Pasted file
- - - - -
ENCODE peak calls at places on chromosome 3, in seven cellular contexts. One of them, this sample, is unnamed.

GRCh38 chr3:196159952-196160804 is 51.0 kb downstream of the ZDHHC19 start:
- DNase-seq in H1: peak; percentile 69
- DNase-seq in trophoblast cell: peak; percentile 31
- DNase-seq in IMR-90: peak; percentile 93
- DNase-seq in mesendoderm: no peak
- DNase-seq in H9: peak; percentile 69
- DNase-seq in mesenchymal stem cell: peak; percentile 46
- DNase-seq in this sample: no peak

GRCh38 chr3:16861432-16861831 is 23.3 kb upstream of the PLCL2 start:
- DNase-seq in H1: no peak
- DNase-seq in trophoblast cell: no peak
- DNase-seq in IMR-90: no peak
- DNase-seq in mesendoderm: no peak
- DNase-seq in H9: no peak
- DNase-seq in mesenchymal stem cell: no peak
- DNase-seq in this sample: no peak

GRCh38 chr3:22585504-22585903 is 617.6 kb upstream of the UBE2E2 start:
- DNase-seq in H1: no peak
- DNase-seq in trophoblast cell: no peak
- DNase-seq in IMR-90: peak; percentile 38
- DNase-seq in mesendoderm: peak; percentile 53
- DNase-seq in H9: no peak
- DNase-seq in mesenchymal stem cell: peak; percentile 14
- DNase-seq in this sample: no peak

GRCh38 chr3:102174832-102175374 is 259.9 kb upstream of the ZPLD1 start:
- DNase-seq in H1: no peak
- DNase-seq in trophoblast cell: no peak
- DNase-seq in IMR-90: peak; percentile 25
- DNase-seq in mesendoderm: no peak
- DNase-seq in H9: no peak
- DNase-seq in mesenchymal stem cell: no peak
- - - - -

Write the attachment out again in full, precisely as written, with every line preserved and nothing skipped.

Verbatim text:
ENCODE peak calls at places on chromosome 3, in seven cellular contexts. One of them, this sample, is unnamed.

GRCh38 chr3:196159952-196160804 is 51.0 kb downstream of the ZDHHC19 start:
- DNase-seq in H1: peak; percentile 69
- DNase-seq in trophoblast cell: peak; percentile 31
- DNase-seq in IMR-90: peak; percentile 93
- DNase-seq in mesendoderm: no peak
- DNase-seq in H9: peak; percentile 69
- DNase-seq in mesenchymal stem cell: peak; percentile 46
- DNase-seq in this sample: no peak

GRCh38 chr3:16861432-16861831 is 23.3 kb upstream of the PLCL2 start:
- DNase-seq in H1: no peak
- DNase-seq in trophoblast cell: no peak
- DNase-seq in IMR-90: no peak
- DNase-seq in mesendoderm: no peak
- DNase-seq in H9: no peak
- DNase-seq in mesenchymal stem cell: no peak
- DNase-seq in this sample: no peak

GRCh38 chr3:22585504-22585903 is 617.6 kb upstream of the UBE2E2 start:
- DNase-seq in H1: no peak
- DNase-seq in trophoblast cell: no peak
- DNase-seq in IMR-90: peak; percentile 38
- DNase-seq in mesendoderm: peak; percentile 53
- DNase-seq in H9: no peak
- DNase-seq in mesenchymal stem cell: peak; percentile 14
- DNase-seq in this sample: no peak

GRCh38 chr3:102174832-102175374 is 259.9 kb upstream of the ZPLD1 start:
- DNase-seq in H1: no peak
- DNase-seq in trophoblast cell: no peak
- DNase-seq in IMR-90: peak; percentile 25
- DNase-seq in mesendoderm: no peak
- DNase-seq in H9: no peak
- DNase-seq in mesenchymal stem cell: no peak